This is a book series that it is just too easy to think of Essay/Discussion questions and discussions for  (especially .   Here are the ones I thought of.  When ideas are  for a specific book in the series, I've marked them with that.  
Honestly, these are the kind of books that I don't think you want to hamper too much with mid-book activities, because once you start you'll want to get to the end.  But the characters and places in it can be confusing to some, so these activities might help readers keep them straight.

  • Draw a character chart to help you keep track of the characters.  Write down what you know about them on the side.   (You can add details and new characters after every chapter).
  • Make a chart of the 12 districts and the capital, and write down information you learn about each district as you read (or at the end of each chapter).

  Here are some acitivites for connecting the Hunger Games with lessons on history and social studies.

 Compare and contrast any of the following:

  1. "The Capitol" and "Rome,"
  2.  "Bread and Circusues in Panem vs. in actual Rome
  3. The gladiatorial Game in Rome to The Hunger Games (and their purposes)
  4. (MOCKINGBIRD) Compare the Government of Panem to Other Governmental Systems (Fuedalism, Republics, Emerialism, etc) or Compare the governments of Panem and District 13.
  5. (MOCKINGBIRD:)  Compare propaganda from The Hunger Games, both that by the Capitol and by District 13,  to propaganda from history (US, Soviet Union, Nazi Germany, etc.).  
Other Questions Related to History...

  • Do you see any relation in Panem to American Society  today?  How it it the same/how is it different?
  • The people of the Districts are described as "Slaves" at one point.  Do you think this description is accurate?    How does it compare to other forms of slavery you know of (both in the past and present day slavery/ie Human trafficking).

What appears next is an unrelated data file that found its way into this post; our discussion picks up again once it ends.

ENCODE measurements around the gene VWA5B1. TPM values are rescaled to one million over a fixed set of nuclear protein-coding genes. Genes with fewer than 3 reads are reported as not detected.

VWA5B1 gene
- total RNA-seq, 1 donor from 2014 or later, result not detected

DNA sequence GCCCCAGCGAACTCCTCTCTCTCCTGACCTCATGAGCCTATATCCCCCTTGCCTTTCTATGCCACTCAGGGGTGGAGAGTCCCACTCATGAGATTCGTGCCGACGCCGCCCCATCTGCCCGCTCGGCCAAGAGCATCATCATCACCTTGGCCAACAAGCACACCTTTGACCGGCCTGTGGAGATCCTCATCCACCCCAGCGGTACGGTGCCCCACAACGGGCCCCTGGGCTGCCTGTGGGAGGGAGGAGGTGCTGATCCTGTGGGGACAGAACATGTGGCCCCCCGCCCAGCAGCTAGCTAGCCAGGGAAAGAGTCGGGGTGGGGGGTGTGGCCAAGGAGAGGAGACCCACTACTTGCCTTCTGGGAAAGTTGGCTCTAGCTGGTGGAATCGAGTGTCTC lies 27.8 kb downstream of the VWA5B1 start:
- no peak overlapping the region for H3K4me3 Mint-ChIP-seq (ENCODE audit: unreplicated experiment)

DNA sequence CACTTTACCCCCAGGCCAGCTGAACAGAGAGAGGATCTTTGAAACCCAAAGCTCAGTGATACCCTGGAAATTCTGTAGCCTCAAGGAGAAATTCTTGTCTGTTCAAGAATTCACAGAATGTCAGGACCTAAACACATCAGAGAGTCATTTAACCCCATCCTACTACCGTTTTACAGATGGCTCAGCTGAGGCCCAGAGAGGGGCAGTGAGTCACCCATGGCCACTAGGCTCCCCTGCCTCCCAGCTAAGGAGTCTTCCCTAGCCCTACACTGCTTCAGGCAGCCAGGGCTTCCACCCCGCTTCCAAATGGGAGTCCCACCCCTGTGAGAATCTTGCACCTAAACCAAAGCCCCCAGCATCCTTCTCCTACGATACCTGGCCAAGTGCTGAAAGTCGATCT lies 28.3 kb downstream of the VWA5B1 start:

• Why do you think the author used 1st person for this story.   How would it have changed the story if this had not been in first person.
  • Talk about how any of the main characters (Katniss, Peeta, Gale) changed over the course of the three novels.
  • Talk about how Gale and Peeta are literary foils.
  • How does Collin's portrayal of violence differ from portrayals of violence you've seen on movies or other books?
  • What was the main idea you think Collins was trying to convey in these stories?
  • (Best saved for Mockingbird, but can be used for any of the books) Which character did YOUR feelings about change towards most in the books?  Why?
  • How were the games portrayed?  How had Katniss' perception of things changed?  Ect.?
  • Describe how fashion is used in the book?  How does this differ from the way you've seen fashion portrayed in other stories you've read.
  • (CATCHING FIRE)  How was the feel of the prep for the Hunger Games different in this novel than the first?  How were the tributes portrayed differently?  
  • (MOCKINGBIRD)  Who do you think sent the exploding parachutes at the end?  Who do you think sent them and why?
  • What character in the book are you the most like and why?
  • Why do you think the author did not have any mention of God or portrayal of religion in these books?  Do you think this made the story more or less realistic?  How would the story have changed if religion was present?  (Possible study of the author's interviews or biographies related to this).